We’ve gotten so many requests form videos and pictorials on how to make koji-kin (こうじ) and tane-koji that we are trying out this format. Unless people either follow us here or like the first post we’ll stop. Let us know what you think, okay? So check this out:
The first interview ever with Chef Ken Fornataro on Brooklyn Heritage Radio. The last 50 years of his life including stories about everything from making beef sake to wild, Russian ferments, fish miso, sourdough bread and baking to hishio, jiangs, tamari, five element Chinese philosophy and the transformative processes of life, the ActUp years, microbiology, Erewhon, Aveline and Michio Kushi, the soyinfocenter created by William Shurtleff and colleagues and culturesgroup. Three books in process – and why they are important.
Tseukemono • Nukazuke • Miso • Sake • Tempeh • Mirin • Koji 麹 • Fermentation • Culture • Tamari • Preservation • Soybeans • Cheese • Cultures • Fish • Amazake • Wood • Milk Kefir • Raw Milk • Microbiology • Microbiome • Wild Yeasts • Consultation • Natto • Food History • Kimchee • Recipe Testing • Whole Grains • Sourdough
culturesgroup’s mission is to educate, support, preserve, research and share culture through traditional food preparation, gathering, farming and fishing, preservation and fermentation, and how individuals and societies survive, communicate, celebrate, address illness and health, and enhance their lives through food and water.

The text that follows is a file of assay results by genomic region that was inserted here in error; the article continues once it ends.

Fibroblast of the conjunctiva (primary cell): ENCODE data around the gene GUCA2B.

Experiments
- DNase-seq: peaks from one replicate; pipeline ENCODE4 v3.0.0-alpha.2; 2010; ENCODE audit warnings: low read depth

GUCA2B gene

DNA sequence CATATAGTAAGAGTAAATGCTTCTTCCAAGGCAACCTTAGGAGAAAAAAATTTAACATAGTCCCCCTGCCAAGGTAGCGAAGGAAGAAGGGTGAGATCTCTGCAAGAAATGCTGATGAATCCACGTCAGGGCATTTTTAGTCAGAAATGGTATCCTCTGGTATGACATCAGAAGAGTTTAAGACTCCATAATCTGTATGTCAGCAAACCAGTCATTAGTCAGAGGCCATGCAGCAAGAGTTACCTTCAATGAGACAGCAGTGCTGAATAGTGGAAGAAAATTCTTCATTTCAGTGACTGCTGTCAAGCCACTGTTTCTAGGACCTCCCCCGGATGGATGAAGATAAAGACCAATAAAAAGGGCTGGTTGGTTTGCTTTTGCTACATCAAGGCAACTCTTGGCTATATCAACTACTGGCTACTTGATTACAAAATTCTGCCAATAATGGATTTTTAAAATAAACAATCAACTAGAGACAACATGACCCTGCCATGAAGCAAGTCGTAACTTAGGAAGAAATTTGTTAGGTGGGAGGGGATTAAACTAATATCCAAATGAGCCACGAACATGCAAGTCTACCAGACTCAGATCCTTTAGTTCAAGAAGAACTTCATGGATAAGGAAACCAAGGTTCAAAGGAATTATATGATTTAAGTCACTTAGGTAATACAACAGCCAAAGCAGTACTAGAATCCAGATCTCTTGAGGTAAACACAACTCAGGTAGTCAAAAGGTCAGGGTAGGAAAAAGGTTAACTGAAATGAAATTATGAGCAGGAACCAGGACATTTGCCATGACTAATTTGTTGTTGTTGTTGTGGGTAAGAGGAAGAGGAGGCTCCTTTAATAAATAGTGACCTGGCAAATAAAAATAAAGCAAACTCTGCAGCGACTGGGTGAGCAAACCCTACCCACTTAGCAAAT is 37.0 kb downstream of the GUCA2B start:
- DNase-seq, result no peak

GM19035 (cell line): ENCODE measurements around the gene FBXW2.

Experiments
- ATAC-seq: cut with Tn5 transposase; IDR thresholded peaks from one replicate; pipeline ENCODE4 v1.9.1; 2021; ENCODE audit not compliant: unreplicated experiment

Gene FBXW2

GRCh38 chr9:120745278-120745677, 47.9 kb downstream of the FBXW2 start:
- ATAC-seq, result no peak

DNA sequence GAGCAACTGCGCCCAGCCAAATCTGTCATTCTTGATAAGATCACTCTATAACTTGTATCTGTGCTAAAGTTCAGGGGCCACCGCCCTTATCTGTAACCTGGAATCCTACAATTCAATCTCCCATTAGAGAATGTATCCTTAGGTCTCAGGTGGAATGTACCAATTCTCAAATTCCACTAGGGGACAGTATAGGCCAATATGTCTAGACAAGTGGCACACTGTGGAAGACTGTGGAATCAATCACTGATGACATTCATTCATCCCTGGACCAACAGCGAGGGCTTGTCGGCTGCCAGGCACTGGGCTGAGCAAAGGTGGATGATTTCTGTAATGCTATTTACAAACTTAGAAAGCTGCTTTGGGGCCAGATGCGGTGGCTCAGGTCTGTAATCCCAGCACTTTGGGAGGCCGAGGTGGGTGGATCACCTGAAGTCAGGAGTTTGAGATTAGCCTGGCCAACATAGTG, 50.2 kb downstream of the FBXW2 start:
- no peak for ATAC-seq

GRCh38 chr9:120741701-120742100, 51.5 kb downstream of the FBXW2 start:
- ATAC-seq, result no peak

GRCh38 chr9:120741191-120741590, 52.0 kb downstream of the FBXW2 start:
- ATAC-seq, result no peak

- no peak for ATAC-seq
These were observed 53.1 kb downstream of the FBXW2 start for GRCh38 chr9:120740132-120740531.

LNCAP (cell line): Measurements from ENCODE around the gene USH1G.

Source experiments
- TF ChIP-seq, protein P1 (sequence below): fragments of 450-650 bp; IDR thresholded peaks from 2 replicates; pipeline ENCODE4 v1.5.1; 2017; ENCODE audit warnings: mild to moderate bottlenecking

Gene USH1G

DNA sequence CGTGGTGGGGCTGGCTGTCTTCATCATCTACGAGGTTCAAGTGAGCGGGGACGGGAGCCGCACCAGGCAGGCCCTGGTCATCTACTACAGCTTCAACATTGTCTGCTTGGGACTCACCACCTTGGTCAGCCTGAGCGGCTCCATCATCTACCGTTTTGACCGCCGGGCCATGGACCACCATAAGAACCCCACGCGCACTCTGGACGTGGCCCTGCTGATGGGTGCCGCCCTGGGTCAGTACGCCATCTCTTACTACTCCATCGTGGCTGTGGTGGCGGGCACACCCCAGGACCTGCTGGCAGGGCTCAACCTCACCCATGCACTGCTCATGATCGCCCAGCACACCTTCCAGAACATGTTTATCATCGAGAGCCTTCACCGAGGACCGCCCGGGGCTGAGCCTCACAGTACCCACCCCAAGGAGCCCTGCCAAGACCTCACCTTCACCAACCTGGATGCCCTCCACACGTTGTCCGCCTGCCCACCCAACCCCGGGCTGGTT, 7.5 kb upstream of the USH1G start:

• To educate, share and collaborate with individuals, educators, businesses and students through e-books, printed materials, videos, photos, presentations and conferences
• Microbiology (especially Aspergillum) and lactobacillus – To create resources and training opportunities in the use of aspergillum cultures and lactobacillus through food microbiology, safety and history
• To document, celebrate, and market regional and ethnic cultures, foods and practices
• Japanese, Chinese, Korean, Russian and Indian fermentation research and education (including the study of Kanji)
• Probiotics, Dysbiosis, Dysphagia – To assist and support individuals of any age to deal with symbiosis, dysphagia and PEG and Tube feeding with enhanced taste, nutritional value, and provide a solid scientific output of reliable information on pre and probiotics.
We actively solicit donors, patrons and sponsors, and collaborations with other groups, organizations, institutions, artisans, small businesses and corporations for one or more of our programs. Our extensive network of consultants, educators, presenters, writers and communicators donate their services (pro bono), but are encouraged to present and promote whatever they are working on including their products or services.
Donations are accepted but not tax deductible at this point.
If you would like to be interviewed about your work, or have a product you want us to review or know contact us. Because our goal is to assist and support the members that work in our field, our policy is not to publish or communicate negative feedback publicly.
We won’t even try to say we didn’t already love our friends Kirsten and Christopher Shockey of ferment.works (National Tour Dates) but getting this book has been the best thing that has happened in the last year.
This is a really good basic cookbook and primer on fermentation for professional chefs, cooks, farmers, fermenters, and institutions like libraries, schools, and community centers that would greatly benefit from what this book includes. It’s way more than about hot sauce.